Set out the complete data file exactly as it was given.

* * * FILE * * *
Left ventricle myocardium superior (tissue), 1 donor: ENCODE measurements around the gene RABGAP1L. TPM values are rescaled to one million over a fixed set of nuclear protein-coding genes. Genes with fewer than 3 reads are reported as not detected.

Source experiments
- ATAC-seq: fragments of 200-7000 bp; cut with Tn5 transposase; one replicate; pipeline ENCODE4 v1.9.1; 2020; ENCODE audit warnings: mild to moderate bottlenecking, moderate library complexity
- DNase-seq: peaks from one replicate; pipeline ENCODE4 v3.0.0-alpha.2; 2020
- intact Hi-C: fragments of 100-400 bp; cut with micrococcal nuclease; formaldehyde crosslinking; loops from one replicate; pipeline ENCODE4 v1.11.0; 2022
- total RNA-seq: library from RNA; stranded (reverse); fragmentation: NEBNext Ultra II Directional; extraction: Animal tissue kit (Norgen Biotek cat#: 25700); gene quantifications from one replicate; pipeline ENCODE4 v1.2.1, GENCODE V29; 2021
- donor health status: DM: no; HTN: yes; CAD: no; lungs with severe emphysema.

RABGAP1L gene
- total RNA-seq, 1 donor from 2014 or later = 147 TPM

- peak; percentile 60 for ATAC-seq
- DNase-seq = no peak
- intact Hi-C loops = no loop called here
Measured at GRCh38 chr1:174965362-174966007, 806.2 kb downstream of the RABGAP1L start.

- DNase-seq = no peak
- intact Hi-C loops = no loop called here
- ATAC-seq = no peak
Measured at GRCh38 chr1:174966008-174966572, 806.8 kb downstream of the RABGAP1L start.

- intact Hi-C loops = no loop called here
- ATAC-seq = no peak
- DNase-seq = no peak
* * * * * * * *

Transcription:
Left ventricle myocardium superior (tissue), 1 donor: ENCODE measurements around the gene RABGAP1L. TPM values are rescaled to one million over a fixed set of nuclear protein-coding genes. Genes with fewer than 3 reads are reported as not detected.

Source experiments
- ATAC-seq: fragments of 200-7000 bp; cut with Tn5 transposase; one replicate; pipeline ENCODE4 v1.9.1; 2020; ENCODE audit warnings: mild to moderate bottlenecking, moderate library complexity
- DNase-seq: peaks from one replicate; pipeline ENCODE4 v3.0.0-alpha.2; 2020
- intact Hi-C: fragments of 100-400 bp; cut with micrococcal nuclease; formaldehyde crosslinking; loops from one replicate; pipeline ENCODE4 v1.11.0; 2022
- total RNA-seq: library from RNA; stranded (reverse); fragmentation: NEBNext Ultra II Directional; extraction: Animal tissue kit (Norgen Biotek cat#: 25700); gene quantifications from one replicate; pipeline ENCODE4 v1.2.1, GENCODE V29; 2021
- donor health status: DM: no; HTN: yes; CAD: no; lungs with severe emphysema.

RABGAP1L gene
- total RNA-seq, 1 donor from 2014 or later = 147 TPM

- peak; percentile 60 for ATAC-seq
- DNase-seq = no peak
- intact Hi-C loops = no loop called here
Measured at GRCh38 chr1:174965362-174966007, 806.2 kb downstream of the RABGAP1L start.

- DNase-seq = no peak
- intact Hi-C loops = no loop called here
- ATAC-seq = no peak
Measured at GRCh38 chr1:174966008-174966572, 806.8 kb downstream of the RABGAP1L start.

- intact Hi-C loops = no loop called here
- ATAC-seq = no peak
- DNase-seq = no peak